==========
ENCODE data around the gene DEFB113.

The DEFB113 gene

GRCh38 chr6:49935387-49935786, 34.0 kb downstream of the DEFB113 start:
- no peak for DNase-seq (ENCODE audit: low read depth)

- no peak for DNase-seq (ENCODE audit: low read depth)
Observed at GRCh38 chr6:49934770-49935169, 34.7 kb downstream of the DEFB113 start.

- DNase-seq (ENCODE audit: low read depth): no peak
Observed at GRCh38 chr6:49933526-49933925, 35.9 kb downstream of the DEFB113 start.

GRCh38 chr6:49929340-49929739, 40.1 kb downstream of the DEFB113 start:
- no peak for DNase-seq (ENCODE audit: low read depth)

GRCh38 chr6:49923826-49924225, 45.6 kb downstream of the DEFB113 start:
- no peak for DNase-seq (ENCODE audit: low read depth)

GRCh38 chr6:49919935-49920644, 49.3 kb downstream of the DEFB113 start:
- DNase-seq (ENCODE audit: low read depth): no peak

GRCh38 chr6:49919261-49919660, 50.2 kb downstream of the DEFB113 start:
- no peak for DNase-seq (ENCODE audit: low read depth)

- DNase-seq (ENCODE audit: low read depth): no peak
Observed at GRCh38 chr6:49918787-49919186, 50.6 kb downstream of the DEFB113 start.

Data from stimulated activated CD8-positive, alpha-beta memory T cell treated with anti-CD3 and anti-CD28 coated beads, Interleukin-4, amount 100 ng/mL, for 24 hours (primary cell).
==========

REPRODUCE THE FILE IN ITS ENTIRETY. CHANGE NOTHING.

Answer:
ENCODE data around the gene DEFB113.

The DEFB113 gene

GRCh38 chr6:49935387-49935786, 34.0 kb downstream of the DEFB113 start:
- no peak for DNase-seq (ENCODE audit: low read depth)

- no peak for DNase-seq (ENCODE audit: low read depth)
Observed at GRCh38 chr6:49934770-49935169, 34.7 kb downstream of the DEFB113 start.

- DNase-seq (ENCODE audit: low read depth): no peak
Observed at GRCh38 chr6:49933526-49933925, 35.9 kb downstream of the DEFB113 start.

GRCh38 chr6:49929340-49929739, 40.1 kb downstream of the DEFB113 start:
- no peak for DNase-seq (ENCODE audit: low read depth)

GRCh38 chr6:49923826-49924225, 45.6 kb downstream of the DEFB113 start:
- no peak for DNase-seq (ENCODE audit: low read depth)

GRCh38 chr6:49919935-49920644, 49.3 kb downstream of the DEFB113 start:
- DNase-seq (ENCODE audit: low read depth): no peak

GRCh38 chr6:49919261-49919660, 50.2 kb downstream of the DEFB113 start:
- no peak for DNase-seq (ENCODE audit: low read depth)

- DNase-seq (ENCODE audit: low read depth): no peak
Observed at GRCh38 chr6:49918787-49919186, 50.6 kb downstream of the DEFB113 start.

Data from stimulated activated CD8-positive, alpha-beta memory T cell treated with anti-CD3 and anti-CD28 coated beads, Interleukin-4, amount 100 ng/mL, for 24 hours (primary cell).